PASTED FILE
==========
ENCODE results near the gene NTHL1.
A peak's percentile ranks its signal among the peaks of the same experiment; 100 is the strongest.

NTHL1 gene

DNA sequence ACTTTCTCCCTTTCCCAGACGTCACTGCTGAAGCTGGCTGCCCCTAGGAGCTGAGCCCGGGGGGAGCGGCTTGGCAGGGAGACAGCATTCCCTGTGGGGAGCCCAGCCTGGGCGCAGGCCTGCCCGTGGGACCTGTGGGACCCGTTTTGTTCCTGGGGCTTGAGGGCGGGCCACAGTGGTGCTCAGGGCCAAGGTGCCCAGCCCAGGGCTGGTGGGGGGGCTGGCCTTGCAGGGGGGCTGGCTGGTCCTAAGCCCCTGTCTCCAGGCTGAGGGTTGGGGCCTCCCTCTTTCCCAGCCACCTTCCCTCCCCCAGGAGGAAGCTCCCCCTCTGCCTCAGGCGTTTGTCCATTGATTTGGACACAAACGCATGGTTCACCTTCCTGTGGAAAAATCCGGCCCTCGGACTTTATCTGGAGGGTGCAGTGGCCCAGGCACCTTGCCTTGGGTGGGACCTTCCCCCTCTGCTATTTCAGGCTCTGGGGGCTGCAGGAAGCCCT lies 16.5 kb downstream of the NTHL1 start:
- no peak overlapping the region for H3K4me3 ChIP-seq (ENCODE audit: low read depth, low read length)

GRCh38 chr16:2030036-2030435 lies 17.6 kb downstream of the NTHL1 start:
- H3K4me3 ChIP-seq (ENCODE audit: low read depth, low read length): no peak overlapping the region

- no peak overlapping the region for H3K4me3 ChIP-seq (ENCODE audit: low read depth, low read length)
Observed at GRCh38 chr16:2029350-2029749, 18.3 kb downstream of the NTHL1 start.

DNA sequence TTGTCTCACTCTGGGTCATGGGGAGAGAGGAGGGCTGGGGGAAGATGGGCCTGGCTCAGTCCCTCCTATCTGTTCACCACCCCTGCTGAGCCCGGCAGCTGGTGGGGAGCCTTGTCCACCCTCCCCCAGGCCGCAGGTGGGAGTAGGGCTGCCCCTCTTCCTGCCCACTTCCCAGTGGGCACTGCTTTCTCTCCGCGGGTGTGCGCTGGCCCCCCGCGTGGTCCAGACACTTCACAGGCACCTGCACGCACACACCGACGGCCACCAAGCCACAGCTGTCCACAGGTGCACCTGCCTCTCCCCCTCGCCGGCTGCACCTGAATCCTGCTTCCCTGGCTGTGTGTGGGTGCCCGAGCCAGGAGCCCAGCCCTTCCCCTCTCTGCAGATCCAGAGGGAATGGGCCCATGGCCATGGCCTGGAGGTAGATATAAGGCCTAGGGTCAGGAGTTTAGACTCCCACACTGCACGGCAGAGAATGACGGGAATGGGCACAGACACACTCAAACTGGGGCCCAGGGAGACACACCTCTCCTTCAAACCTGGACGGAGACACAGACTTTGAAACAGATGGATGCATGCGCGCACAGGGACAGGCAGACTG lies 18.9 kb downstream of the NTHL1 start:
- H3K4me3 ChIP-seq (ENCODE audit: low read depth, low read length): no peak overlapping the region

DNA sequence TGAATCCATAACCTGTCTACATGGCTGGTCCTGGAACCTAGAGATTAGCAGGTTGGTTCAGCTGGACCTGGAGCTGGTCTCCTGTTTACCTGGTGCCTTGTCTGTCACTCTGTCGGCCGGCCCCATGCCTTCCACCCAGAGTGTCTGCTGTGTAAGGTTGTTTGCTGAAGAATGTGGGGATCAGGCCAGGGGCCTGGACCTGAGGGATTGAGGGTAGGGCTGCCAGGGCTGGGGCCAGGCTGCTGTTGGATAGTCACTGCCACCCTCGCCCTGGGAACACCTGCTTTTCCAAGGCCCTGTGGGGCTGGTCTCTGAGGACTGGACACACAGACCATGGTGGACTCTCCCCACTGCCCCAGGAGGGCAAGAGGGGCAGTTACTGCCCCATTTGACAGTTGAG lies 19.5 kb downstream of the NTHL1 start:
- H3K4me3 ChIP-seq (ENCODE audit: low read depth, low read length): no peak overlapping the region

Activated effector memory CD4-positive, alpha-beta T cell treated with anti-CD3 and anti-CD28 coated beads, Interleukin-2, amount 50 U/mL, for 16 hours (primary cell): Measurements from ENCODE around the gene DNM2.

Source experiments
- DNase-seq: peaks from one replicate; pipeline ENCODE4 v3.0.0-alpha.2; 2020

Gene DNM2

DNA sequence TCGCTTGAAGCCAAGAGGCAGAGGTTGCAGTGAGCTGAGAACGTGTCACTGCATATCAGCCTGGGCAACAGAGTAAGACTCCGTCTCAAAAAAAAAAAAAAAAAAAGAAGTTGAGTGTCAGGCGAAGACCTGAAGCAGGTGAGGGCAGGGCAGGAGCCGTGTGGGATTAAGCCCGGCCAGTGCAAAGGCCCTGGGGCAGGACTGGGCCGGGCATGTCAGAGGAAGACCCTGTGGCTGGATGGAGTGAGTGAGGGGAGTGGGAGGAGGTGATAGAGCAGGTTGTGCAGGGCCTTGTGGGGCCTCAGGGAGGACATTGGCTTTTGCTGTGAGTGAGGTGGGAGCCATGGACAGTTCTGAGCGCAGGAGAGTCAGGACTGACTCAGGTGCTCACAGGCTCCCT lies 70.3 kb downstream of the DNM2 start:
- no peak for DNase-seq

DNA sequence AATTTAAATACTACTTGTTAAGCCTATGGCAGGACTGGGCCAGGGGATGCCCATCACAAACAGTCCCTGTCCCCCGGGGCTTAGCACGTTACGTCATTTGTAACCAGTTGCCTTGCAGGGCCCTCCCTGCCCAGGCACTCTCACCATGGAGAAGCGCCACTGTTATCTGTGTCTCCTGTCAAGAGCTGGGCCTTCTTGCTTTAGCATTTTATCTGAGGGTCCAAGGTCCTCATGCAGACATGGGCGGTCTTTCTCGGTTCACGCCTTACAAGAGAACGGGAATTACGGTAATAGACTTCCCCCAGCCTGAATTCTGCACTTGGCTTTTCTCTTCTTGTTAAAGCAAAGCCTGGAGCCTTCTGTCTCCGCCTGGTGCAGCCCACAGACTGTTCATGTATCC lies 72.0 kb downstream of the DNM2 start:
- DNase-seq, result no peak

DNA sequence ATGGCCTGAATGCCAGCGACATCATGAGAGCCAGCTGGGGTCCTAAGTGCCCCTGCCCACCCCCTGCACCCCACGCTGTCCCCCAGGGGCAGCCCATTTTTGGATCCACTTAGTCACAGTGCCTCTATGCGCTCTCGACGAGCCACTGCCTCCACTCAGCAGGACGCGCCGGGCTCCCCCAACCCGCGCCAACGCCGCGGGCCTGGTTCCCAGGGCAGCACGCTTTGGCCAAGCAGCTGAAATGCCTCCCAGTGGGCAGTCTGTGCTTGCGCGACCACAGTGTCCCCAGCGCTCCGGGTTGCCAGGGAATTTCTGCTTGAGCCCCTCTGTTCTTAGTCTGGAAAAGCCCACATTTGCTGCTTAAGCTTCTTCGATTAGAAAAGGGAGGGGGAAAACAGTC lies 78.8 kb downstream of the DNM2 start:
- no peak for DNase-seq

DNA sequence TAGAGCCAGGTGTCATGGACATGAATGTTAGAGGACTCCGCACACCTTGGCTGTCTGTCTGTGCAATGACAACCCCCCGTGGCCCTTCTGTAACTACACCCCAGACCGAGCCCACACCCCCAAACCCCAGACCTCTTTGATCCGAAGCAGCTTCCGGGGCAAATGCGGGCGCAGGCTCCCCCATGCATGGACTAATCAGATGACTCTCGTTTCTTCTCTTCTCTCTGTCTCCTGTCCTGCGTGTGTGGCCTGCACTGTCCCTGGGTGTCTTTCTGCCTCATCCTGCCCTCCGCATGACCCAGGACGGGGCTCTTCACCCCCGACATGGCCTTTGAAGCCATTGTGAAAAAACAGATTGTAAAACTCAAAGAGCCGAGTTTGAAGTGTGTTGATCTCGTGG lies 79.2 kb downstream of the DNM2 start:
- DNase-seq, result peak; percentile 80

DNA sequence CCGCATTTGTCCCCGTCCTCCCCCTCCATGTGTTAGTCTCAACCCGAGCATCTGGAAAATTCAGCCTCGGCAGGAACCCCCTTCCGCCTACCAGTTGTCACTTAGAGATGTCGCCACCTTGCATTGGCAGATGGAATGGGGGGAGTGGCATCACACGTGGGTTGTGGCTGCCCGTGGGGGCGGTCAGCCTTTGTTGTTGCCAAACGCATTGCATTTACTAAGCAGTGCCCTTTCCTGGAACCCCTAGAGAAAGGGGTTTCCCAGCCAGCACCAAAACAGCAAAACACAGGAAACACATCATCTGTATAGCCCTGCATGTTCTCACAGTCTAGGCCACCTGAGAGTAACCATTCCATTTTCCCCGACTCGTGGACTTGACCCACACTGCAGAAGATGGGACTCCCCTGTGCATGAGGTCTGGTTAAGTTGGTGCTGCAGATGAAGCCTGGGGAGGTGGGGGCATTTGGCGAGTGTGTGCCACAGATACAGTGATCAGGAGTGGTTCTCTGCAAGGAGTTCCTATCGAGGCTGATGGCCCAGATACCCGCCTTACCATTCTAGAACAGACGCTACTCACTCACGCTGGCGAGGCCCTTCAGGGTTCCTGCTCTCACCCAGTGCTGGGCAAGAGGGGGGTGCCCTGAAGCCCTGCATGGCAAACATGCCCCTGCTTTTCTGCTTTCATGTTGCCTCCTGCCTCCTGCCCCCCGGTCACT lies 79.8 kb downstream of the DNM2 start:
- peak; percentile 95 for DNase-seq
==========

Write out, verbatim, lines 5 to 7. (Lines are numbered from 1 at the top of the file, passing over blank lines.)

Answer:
- no peak overlapping the region for H3K4me3 ChIP-seq (ENCODE audit: low read depth, low read length)

GRCh38 chr16:2030036-2030435 lies 17.6 kb downstream of the NTHL1 start:
- H3K4me3 ChIP-seq (ENCODE audit: low read depth, low read length): no peak overlapping the region